27 Comments

  • I thought this was one of the reasons we had market “circuit breakers” in place to halt trading when a selling trend started feeding onto itself?

  • How about screen-grabbing the story and posting it? It’s blocked for me on that site after the first couple of paragraphs.

  • I thought that most of the major market crashes in the recent years were triggered by human greed and human decisions with the effects only being amplified due to rule based systems on trading algos?

    I don’t think they’re anything near wild robots that is claimed here. More like a one trick pony in most cases.

  • There will be a lot of AI bots trading. All will have their own unique programs and logic to win the stock market game. Different companies will have different AI bots, large and small. Investors will see their winning and losing strategies and they will invest accordingly knocking some out of the game.

    Before soon there will only be a 20 AI bots.

    Then 10 AI bots.

    Then 4 AI bots.

    Then 2 AI bots.

    Then 1 AI bot.

    Can there be a market with 1 AI trading?

  • If the stock market is using those early 90’s computers in the picture, then I’m beyond impressed.

  • Not correct. It’s actually much worse.

    Look at the crash that led to the Great Recession. The large financial companies have massive positions in derivatives. These are tied geometrically to the value of the underlying assets. This means that when the asset goes up or down a dollar, the derivatives may go $10, or $100, or $1000.

    The major financial players are essentially running a giant casino with little or no relationship to investing money in assets that have real value, like factories, roads, or houses. This tends to happen when large empires lose their way, and don’t know how to generate real wealth anymore.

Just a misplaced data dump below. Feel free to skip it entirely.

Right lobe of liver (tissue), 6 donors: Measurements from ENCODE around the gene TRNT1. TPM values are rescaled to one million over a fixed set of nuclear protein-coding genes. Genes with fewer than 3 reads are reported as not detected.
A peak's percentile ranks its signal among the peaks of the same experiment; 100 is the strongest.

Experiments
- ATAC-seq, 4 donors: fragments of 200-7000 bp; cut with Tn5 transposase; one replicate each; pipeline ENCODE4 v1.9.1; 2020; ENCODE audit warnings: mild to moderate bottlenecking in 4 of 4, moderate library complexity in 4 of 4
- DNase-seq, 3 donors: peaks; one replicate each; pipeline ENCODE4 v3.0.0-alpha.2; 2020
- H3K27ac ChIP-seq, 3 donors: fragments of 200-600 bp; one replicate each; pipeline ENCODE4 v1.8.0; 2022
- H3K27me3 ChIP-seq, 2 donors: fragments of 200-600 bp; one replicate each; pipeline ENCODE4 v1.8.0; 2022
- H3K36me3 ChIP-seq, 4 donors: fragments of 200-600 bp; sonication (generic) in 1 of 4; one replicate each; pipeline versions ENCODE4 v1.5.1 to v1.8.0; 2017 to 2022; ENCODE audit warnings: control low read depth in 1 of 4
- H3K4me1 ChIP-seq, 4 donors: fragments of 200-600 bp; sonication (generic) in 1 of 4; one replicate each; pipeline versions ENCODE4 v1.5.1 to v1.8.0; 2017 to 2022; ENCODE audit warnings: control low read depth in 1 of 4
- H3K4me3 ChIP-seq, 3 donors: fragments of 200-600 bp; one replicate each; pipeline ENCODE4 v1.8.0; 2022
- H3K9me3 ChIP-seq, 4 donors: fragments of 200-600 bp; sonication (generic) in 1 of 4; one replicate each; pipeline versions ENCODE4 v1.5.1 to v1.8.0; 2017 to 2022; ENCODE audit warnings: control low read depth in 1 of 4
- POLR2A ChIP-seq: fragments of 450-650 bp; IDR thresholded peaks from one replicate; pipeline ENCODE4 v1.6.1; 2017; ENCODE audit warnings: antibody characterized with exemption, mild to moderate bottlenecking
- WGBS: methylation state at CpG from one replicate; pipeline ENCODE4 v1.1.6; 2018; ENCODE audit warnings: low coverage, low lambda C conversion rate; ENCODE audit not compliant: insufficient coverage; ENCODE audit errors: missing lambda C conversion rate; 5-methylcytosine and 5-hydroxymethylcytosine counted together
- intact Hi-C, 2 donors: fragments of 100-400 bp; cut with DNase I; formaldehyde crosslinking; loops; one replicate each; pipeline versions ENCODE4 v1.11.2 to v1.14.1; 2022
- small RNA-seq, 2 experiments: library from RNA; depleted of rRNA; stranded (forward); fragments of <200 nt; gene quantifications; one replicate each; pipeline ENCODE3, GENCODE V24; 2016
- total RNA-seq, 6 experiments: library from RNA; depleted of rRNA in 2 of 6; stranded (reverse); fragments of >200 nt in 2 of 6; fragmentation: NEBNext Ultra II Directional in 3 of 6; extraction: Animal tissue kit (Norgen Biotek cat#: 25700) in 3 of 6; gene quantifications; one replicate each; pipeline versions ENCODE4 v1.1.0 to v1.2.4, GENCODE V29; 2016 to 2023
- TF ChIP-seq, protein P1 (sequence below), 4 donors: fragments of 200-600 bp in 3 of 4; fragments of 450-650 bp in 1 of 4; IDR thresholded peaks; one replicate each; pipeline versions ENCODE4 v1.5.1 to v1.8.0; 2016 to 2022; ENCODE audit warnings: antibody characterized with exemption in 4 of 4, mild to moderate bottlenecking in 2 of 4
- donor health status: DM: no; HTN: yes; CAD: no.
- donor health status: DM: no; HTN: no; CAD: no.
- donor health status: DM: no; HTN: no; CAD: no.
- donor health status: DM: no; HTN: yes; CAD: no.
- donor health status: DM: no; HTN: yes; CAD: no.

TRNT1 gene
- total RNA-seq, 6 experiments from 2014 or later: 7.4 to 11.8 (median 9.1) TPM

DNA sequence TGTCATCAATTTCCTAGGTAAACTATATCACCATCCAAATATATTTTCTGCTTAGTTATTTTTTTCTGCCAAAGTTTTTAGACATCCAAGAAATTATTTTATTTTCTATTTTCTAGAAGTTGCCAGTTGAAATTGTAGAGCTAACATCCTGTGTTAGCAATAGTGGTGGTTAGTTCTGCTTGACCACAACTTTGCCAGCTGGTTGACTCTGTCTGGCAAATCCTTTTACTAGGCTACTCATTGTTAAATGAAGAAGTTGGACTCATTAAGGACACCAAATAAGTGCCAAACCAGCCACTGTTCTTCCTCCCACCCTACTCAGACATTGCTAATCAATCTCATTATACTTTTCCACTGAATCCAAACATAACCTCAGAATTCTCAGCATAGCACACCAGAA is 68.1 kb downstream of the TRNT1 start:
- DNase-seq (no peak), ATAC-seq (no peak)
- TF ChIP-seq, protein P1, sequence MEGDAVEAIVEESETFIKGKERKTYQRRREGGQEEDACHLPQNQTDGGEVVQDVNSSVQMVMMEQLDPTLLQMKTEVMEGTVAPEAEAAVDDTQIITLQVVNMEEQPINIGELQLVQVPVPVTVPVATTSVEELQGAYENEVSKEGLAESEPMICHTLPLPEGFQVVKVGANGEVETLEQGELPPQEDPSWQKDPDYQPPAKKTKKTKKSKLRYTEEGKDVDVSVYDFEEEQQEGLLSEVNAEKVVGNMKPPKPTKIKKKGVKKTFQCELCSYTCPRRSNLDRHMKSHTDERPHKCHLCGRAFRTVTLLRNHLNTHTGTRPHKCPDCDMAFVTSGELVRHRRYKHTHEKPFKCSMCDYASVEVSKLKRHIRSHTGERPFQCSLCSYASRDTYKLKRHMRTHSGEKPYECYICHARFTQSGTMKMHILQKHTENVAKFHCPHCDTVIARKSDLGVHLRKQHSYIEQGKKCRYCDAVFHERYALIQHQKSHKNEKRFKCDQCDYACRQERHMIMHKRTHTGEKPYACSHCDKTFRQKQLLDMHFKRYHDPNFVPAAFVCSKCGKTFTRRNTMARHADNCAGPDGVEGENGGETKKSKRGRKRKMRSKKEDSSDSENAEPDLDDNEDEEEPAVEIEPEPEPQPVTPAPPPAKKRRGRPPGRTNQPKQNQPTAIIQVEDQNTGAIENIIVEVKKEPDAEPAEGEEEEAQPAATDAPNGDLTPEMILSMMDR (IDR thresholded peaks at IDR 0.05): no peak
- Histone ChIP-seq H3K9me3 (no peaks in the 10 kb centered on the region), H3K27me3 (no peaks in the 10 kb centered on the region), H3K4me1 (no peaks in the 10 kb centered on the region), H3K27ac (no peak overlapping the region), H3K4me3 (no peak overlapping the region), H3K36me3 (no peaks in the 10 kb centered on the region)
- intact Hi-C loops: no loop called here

It doesn’t have to be this way. We can re-orient our economy to the real economy of the future (high speed rail, medical innovation, space exploration and asteroid mining), but the policymakers have to decide if this is the way they want to go.

  • I keep waiting for the next drop to get back in. But it never happens. WTF?

  • I think the real shocker of that story is New Scientist charging $50 a month for we access

  • Or we get rid of the bots and require humans do the trading…. radical right?

  • It could be a naive point of view but for me robots should be banned from markets.

  • Why don’t we stop the robots from trading and make it a human activity again? It’s not about investing in sound companies anymore, it’s micro profits times a million trades per second and no one can predict the trends except these computers that create them.

  • Great. Can we delay all transactions by a random 1/2 to 1/4 second? Plus tax penny tax on all trades. This would eliminate timing and volume based arbitrage. Automated micro transactions are out of hand.

  • Human traders have perfectly understood group behavior and never cause crashes.

  • 0.01% tax on all trades. Use it to directly fund physical education in the country.

  • The machines rising up to destroy humanity seems a lot more “Wolf of Wall Street” than “The Terminator” than we were expecting. But for reals, I spent some time researching HFC(high frequency trading) systems in undergrad and they are FASCINATING. Not just the algorithms themselves but how they get optimized in insane ways, like moving them physically closer to an exchange to reduce transmission delay

    But really, we’re like one or two screwups from collapsing entire economies

  • Are they talking about AI, or the humans employed there? 😉